SNES (in fast motion)
I'm so stubborn that I kept trying this for a minute and a half. Even though you can just walk away and continue with the level. All it gets you is some health bugs and a 1up.

The guy really struggles to latch onto these poles sometimes. It seems like I have to face the wrong way, wait until he's on the bottom of his swing arc, and then press jump to somersault backwards onto the next pole. Or I could play the Amiga version instead and just jump up like in a regular game! This shouldn't be a challenge.

I'm surprised by how okay the Amiga version's joystick controls are. I expected it to be a clear and noticeable step down from the console games but it's holding its own.

How the hell do I get through this barrier of bones? I've played the game before and I know I got further than this, but I can't remember how. Simba can't just pick the bones up with his paws, he doesn't have opposable thumbs. Maybe if I roar at them real loud...

It took me a while but I finally figured out how it's done. Turns out that Simba has a roll move that's activated by... I don't know, jumping and then ducking in the air? Something like that. The important thing is that I'm through now and I never have to wonder how to pull off a roll again.

The NES game is way zoomed out as it's basically the Game Boy version with a larger screen, which does have one benefit: you can see if a pit is going to kill you if you fall down it. This is important as there's a lot of falling required to make progress, and extra falling is encouraged to find secrets hidden below. The game likes to include blind drops into pits that may have treasure or may just kill you.

What could possibly be worth risking a life for? Continues and permanent upgrades are mostly what I'm after. The more secrets you know, the easier the game gets.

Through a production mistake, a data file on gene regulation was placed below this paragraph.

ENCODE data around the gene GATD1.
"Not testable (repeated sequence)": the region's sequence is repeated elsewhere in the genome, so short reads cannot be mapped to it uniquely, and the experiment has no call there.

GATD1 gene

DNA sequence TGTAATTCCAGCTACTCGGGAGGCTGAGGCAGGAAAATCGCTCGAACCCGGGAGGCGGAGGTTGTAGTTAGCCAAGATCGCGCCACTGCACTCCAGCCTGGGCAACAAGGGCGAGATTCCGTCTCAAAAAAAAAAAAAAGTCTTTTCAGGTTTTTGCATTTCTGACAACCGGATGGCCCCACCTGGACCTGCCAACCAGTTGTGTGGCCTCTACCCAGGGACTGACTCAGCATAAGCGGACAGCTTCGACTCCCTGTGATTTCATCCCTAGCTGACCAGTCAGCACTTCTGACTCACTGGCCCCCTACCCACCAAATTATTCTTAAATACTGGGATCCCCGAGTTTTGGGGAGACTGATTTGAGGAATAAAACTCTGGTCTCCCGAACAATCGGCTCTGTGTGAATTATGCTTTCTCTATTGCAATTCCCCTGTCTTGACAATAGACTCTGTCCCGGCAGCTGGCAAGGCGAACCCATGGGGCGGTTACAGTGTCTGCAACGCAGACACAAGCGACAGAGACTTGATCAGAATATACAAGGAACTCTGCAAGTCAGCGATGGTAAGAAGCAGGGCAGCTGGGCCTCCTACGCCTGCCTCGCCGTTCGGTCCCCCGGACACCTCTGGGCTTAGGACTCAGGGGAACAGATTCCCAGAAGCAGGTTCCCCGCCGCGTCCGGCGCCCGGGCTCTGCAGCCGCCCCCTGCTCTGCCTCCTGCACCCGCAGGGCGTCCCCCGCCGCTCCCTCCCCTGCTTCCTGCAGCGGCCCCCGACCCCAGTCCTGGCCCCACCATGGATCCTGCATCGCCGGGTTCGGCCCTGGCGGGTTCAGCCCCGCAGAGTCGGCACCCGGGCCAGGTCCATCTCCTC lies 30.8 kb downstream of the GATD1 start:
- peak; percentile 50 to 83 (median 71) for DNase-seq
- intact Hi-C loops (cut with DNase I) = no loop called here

I finally reached a checkpoint! It's just off screen on the left. Man, it's so nice to know I don't have to return to the start of the level anymore. The game works on Dark Souls rules where if you lose a life the bosses stay dead but all the other enemies come back. Also, you have to replay the last 15 minutes of gameplay because the checkpoints are too far apart.

That's why I'm going to be very careful around this instant death geyser underneath me. I know it's going to start rising any moment so I need to quickly leap from side to side to climb up and get out. It's not difficult, I'm just tapping jump a lot, it's just repetitive.

The geyser is replaced with lava on the Amiga version! Or it could be sewage I suppose. Whatever it is, Simba clearly wants none of it.

Getting up these ledges is absolutely effortless on Amiga, you just hold up on the joystick and off he goes, so I made it up here to the top of the tunnel with no trouble. All I had to do was step to the left and keep going in that direction.

Unfortunately I saw a bug on the ledge above and figured I'd go the extra mile and grab it. I assumed, like an idiot, that the challenge was getting up here in time, but nope. It's actually a test to see if you're dumb enough to waste a life jumping up to get a health bug you don't even need. I'm stuck up here now, I can't get back down without jumping into the lava!

I'm having a bit of trouble here with all these vultures up here at the top of the level. I'm trying to leave them alone and run past them, but they're not like the lizards and hedgehogs who just patrol their ledges, these guys follow me.

Hang on, I've spotted a continue! It's that swirly thing down there under the floor.